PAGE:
How biotechnology can be used to improve aquaculture
Posted Wednesday, December 30 2015 at 02:00
Aquaculture, the farming of aquatic animals, has been identified by the government as means to improve food and nutrition security and contribute to economic activity and household incomes.
Fish is a priority commodity under Development Strategy and Investment Plan (DSIP) for the agriculture sector.
However, current production of 90,000 tonnes per annum indicated by the ministry of Agriculture does not meet domestic and external market demand, despite the existing potential.
In Uganda, aquaculture faces several challenges, mainly disease outbreaks, poor quality brood stock of fingerlings and domestication challenges, poor quality feeds and water quality management.
A tool to enhance
Aquaculture biotechnology is one of the tools that can enhance aquaculture farming because it encompasses a range of approaches to improve both subsistence and commercial production and management.
Although some biotechnologies are novel, others have a long history of application like fermentation and fertilisation of ponds to increase availability of feed.
Several modern biotechnologies are based on rapidly evolving knowledge of molecular biology and genetics.
But, in Uganda, their application to increase production from aquatic animals lags behind plant and livestock sectors.
However, there are interventions that can boost aquaculture production in terms of feed technologies, disease management, reproduction innovations, holding systems, and pre-market conditioning.
In many parts of Asia, Europe and US, biotechnology has been applied to enhance reproduction and early development success of cultured organisms, as well as expand periods of reproductive cells.
Genetics also have the potential to satisfy new markets for farmed products, such as specific market tastes.
Likewise, biotechnology may provide avenues for improving the reproductive success and survival of endangered species, thereby helping to conserve aquatic biodiversity.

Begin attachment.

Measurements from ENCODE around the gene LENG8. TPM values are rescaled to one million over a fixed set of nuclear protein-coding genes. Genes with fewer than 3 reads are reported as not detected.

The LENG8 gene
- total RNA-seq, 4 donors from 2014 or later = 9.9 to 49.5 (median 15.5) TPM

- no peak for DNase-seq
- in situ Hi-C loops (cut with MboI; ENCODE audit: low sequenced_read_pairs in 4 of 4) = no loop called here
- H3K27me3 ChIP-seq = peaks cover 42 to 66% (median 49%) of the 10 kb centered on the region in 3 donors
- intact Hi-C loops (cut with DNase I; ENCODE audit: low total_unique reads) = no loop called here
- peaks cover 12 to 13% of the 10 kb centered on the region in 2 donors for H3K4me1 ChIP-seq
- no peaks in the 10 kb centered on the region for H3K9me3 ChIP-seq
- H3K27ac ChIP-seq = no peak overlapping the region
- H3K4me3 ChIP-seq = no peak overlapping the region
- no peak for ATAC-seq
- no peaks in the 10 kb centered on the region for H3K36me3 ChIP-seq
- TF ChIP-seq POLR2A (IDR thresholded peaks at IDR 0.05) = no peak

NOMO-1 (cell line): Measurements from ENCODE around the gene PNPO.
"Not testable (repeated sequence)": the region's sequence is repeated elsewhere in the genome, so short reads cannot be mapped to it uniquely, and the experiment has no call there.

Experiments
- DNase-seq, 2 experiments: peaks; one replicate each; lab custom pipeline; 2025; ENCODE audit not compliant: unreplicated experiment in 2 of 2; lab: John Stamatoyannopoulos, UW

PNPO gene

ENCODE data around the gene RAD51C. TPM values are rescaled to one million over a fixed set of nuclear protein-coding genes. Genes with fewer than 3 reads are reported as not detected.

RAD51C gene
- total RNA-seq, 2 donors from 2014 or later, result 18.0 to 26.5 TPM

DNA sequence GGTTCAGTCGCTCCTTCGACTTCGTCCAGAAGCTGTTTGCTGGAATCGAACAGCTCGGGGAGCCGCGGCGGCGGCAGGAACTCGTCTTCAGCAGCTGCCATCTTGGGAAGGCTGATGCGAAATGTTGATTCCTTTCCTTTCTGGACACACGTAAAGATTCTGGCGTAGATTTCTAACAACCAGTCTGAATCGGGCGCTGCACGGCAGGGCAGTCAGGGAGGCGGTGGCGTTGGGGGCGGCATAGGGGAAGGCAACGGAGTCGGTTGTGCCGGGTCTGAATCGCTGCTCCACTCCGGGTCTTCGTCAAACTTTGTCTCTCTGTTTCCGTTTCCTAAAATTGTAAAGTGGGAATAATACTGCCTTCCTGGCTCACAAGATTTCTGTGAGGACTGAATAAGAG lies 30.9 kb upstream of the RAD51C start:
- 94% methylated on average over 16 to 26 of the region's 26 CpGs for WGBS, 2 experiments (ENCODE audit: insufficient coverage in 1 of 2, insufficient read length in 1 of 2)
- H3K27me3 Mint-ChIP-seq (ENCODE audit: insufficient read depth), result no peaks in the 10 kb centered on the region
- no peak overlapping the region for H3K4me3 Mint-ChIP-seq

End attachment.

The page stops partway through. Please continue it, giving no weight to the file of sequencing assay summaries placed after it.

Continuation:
Transgenic technologies can enhance growth rates and market size, feed conversion ratios, resistance to disease, sterility issues and tolerance of extreme conditions.
In Asia, carp and tilapia fish species are benefiting from genetics research in a number of areas. The Genetic Improvement of Farmed Tilapia project in Asia is a case for examining the genetics of an important farmed fish species.
Molecular techniques help provide accurate information on genetic diversity of natural stocks and allow genetic tagging in breeding programmes.
Production of specific disease free and resistant stocks are two objectives being developed.
Also, immunity stimulation and enhancement are being incorporated into diets to boost protection of the fish species.
Probiotics, which are live bacteria and yeasts that are good for our health, are administered as feed supplements, which affect the host animal by improving the intestinal microbial balance.
More than 15 species of diatoms and green algae are used for first-feeding of hatchery-produced fish. In addition, application of enzymes has been discovered to counteract the anti-nutritional factors of feeds of plant origin, Phytase is one example.
This enzyme helps fish to use the phosphorous available in plant protein-based feeds.
A significant expansion of tilapia production using indoor systems has also been developed in many countries.
Other interventions as far as pre-market conditioning is concerned are the temporary holding of Bluefin tuna (Thunnus thunnus) to improve meat quality.
Similar techniques have been adapted by fishermen in the Mediterranean holding Atlantic bluefin tuna.
The recent intervention is the Aquadvantage salmon, which is a genetically modified Atlantic salmon.
The purpose is to increase the speed at which the fish grows, without affecting its ultimate size or other qualities. The fish grows to market size in 16 to 18 months rather than three years.
The emphasis on biotechnology and its contribution to food security, poverty alleviation, and income generation especially in the fish sector is increasing.
However, we need to be prepared to address the challenges this will bring, and develop these technologies in a responsible manner.
The author is a research officer, Abi ZARDI/Naro, in Arua.